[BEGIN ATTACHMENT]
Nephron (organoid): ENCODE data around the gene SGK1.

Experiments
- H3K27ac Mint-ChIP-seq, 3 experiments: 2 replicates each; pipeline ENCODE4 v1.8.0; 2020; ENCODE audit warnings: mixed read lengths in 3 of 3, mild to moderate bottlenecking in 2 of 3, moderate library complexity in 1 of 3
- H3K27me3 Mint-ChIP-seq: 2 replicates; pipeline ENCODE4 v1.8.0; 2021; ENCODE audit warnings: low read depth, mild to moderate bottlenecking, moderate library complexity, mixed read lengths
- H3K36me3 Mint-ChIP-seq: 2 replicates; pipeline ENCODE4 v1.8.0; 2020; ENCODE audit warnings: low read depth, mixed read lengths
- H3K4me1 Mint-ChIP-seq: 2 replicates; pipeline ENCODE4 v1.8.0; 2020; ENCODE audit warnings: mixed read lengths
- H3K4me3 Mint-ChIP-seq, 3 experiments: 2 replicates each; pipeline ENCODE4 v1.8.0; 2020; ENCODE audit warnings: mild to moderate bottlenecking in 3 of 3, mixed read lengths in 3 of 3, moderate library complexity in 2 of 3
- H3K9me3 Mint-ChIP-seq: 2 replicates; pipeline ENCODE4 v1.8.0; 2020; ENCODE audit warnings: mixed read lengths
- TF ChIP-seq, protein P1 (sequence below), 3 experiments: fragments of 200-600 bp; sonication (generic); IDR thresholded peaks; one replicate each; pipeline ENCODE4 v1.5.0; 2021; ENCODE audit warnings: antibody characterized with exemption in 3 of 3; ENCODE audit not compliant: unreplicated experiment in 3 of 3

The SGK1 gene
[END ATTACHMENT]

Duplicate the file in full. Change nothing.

Nephron (organoid): ENCODE data around the gene SGK1.

Experiments
- H3K27ac Mint-ChIP-seq, 3 experiments: 2 replicates each; pipeline ENCODE4 v1.8.0; 2020; ENCODE audit warnings: mixed read lengths in 3 of 3, mild to moderate bottlenecking in 2 of 3, moderate library complexity in 1 of 3
- H3K27me3 Mint-ChIP-seq: 2 replicates; pipeline ENCODE4 v1.8.0; 2021; ENCODE audit warnings: low read depth, mild to moderate bottlenecking, moderate library complexity, mixed read lengths
- H3K36me3 Mint-ChIP-seq: 2 replicates; pipeline ENCODE4 v1.8.0; 2020; ENCODE audit warnings: low read depth, mixed read lengths
- H3K4me1 Mint-ChIP-seq: 2 replicates; pipeline ENCODE4 v1.8.0; 2020; ENCODE audit warnings: mixed read lengths
- H3K4me3 Mint-ChIP-seq, 3 experiments: 2 replicates each; pipeline ENCODE4 v1.8.0; 2020; ENCODE audit warnings: mild to moderate bottlenecking in 3 of 3, mixed read lengths in 3 of 3, moderate library complexity in 2 of 3
- H3K9me3 Mint-ChIP-seq: 2 replicates; pipeline ENCODE4 v1.8.0; 2020; ENCODE audit warnings: mixed read lengths
- TF ChIP-seq, protein P1 (sequence below), 3 experiments: fragments of 200-600 bp; sonication (generic); IDR thresholded peaks; one replicate each; pipeline ENCODE4 v1.5.0; 2021; ENCODE audit warnings: antibody characterized with exemption in 3 of 3; ENCODE audit not compliant: unreplicated experiment in 3 of 3

The SGK1 gene